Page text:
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SALT LAKE CITY — When Lt. Gov. Deidre Henderson was elected to the Utah State Senate in 2012, she doubled the number of Republican women.
"At the time we went from one to two," she said laughing. With three Democratic female senators, there were a total of five women in the Utah Senate. But the number of women in the room isn't what Henderson placed importance on, at first.
"Traditionally, I had this idea that it didn't matter if women or men were in those rooms making those decisions; that wasn't what mattered. What mattered was principles that they had," Henderson said. "It did not take me very long to realize that perspective is incredibly important, too, and that is where we are really lacking."
The makeup of Utah's Legislature has changed over the years, diversifying in both gender and race. The shift was notable in the recent legislative session, Henderson said, pointing to the Legislature's unanimous vote in favor of a bill requiring period products to be freely available in every girl's, women's, and all-gender bathrooms at public and charter schools across the state.
"A couple of years ago, maybe even one year ago, such an idea would have been absurd," Henderson said. "But as we've had more and more women getting involved in public policy — on both sides of the aisle, more and more women are speaking up. Having that perspective is a game changer when it comes to public policy."
It was that shared perspective between two women in a room that led to the creation of the Return Utah program. The program is the first state-level program of its kind in the nation.
When Jen Robison approached the then-state senator for an internship during the 2017 legislative session, she had gone through a divorce and said, "I need to get back into the workforce. I've got to have some experience to put on my resume. I've got to sharpen my skills," Henderson recalled.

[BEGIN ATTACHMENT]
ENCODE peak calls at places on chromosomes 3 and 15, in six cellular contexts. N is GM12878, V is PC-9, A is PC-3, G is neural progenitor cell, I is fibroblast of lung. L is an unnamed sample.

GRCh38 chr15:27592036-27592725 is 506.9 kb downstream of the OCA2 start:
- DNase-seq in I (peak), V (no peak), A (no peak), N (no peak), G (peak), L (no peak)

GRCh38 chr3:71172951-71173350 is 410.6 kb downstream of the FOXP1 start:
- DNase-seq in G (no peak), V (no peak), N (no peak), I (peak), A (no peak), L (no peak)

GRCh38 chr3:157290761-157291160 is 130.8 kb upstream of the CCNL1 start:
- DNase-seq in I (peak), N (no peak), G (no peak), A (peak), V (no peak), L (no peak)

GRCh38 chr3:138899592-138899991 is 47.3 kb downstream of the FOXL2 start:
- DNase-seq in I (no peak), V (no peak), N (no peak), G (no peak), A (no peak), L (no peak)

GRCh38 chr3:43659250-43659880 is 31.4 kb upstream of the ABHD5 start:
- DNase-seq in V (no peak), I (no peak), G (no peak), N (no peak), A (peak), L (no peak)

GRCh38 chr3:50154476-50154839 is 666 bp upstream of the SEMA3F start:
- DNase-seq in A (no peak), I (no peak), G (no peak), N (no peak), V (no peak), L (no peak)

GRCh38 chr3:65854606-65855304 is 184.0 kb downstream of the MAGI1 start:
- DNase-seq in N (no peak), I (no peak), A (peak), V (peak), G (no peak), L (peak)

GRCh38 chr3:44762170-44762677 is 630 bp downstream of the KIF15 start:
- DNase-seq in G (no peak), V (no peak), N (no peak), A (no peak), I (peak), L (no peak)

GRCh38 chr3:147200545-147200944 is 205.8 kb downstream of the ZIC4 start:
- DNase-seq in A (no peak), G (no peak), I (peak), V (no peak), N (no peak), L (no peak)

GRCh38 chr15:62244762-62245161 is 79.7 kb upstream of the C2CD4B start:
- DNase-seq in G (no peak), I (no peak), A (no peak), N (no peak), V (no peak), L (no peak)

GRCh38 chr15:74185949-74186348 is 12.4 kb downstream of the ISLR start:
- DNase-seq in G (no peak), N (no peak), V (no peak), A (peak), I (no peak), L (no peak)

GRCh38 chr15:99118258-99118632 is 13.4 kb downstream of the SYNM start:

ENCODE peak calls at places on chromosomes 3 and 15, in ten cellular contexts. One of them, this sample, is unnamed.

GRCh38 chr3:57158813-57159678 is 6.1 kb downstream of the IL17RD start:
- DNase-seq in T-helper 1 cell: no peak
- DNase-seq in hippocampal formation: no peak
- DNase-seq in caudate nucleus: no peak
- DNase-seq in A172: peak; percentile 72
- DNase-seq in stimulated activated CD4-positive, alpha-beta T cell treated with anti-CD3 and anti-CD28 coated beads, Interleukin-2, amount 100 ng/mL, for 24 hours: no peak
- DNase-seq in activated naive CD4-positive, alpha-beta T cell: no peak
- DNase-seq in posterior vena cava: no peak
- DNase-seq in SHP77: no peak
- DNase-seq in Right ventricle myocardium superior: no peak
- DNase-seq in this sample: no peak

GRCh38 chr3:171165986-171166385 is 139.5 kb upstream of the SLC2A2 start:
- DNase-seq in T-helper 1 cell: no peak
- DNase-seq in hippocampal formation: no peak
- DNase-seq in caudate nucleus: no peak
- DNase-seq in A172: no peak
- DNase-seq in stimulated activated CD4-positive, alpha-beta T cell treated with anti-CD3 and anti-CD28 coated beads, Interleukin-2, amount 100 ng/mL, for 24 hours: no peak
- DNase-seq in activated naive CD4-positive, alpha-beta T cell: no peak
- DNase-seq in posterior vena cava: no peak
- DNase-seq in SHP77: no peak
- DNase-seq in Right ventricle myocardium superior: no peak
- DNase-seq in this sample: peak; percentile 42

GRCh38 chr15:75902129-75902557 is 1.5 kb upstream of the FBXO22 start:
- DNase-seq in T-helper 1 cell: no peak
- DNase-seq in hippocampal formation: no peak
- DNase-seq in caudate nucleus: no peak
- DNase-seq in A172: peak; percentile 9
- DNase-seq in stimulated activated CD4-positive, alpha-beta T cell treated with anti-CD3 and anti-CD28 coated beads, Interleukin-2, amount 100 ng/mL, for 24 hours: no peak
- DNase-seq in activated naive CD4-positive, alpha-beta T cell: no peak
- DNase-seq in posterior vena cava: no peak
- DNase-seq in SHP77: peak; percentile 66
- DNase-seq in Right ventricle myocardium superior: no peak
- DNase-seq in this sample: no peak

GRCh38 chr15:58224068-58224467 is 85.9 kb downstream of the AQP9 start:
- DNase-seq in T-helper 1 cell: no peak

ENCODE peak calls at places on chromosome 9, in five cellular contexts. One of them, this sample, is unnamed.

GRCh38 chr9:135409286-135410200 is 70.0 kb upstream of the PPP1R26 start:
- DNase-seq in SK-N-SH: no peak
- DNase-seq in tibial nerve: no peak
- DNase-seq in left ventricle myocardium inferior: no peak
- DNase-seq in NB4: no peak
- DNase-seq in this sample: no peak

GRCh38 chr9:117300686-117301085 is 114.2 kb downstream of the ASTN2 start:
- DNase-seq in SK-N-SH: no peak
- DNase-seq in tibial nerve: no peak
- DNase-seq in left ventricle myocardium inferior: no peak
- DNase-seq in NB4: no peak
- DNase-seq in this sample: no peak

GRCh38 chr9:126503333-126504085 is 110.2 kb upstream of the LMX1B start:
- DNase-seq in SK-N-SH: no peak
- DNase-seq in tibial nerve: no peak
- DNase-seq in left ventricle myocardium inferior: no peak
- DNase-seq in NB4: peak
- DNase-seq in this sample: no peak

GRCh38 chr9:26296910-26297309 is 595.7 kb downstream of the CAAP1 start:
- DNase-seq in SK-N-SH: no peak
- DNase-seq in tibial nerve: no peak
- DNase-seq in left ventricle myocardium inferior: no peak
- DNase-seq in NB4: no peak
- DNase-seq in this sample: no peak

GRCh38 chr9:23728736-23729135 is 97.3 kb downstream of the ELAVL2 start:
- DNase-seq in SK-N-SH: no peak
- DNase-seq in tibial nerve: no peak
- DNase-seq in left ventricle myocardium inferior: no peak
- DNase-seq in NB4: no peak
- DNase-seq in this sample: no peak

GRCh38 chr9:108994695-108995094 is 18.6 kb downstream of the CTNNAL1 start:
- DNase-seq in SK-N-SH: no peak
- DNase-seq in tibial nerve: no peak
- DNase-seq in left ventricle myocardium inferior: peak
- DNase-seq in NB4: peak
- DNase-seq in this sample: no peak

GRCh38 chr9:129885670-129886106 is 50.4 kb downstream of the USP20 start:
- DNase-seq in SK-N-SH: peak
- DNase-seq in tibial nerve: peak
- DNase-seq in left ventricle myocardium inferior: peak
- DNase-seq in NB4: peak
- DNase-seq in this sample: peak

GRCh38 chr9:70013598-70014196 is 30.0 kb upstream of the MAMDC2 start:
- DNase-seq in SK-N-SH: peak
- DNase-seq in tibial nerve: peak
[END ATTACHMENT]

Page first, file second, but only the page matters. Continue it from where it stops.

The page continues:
As a previous stay-at-home mom of 13 years, Henderson recognized the difficulty of reentering the workforce. She recalled starting at the bottom and doing the "grunt work" of a candidate's campaign to build her skills. When Robison explained the return program it struck Henderson as a way to "have a door opened a crack."
The program is designed for adults trying to re-enter the workforce after an extended absence, giving them a state-level position. Returnees are provided with experience, training and mentoring. Mentorship can range from advice explaining gaps on resumes or easing anxieties about reentering the workforce.
"From my own experience, and I know that I am not alone, there are a lot of women who have similar experiences to me. Being home with my children when they were young was something that I valued and wanted to do, but when it came time for me to get back into the workforce, I felt lost," Henderson said.
As the youngest state in the nation — with the highest birth rate — Utah's return-to-work program is a way the state can "put our money where our mouth is" when it comes to being family friendly, she added.
"I think it's important for us to put a high value on the experience and the expertise that stay-at-home parents and other people who've had to be out of the workforce for various reasons — that they gain, that they build. They bring value with them even though that experience doesn't translate very easily onto a resume," Henderson said.
Utah has been ranked as the "worst state for women's equality" four years in a row by WalletHub. The ranking takes into consideration workplace environment, political advancement, education and health.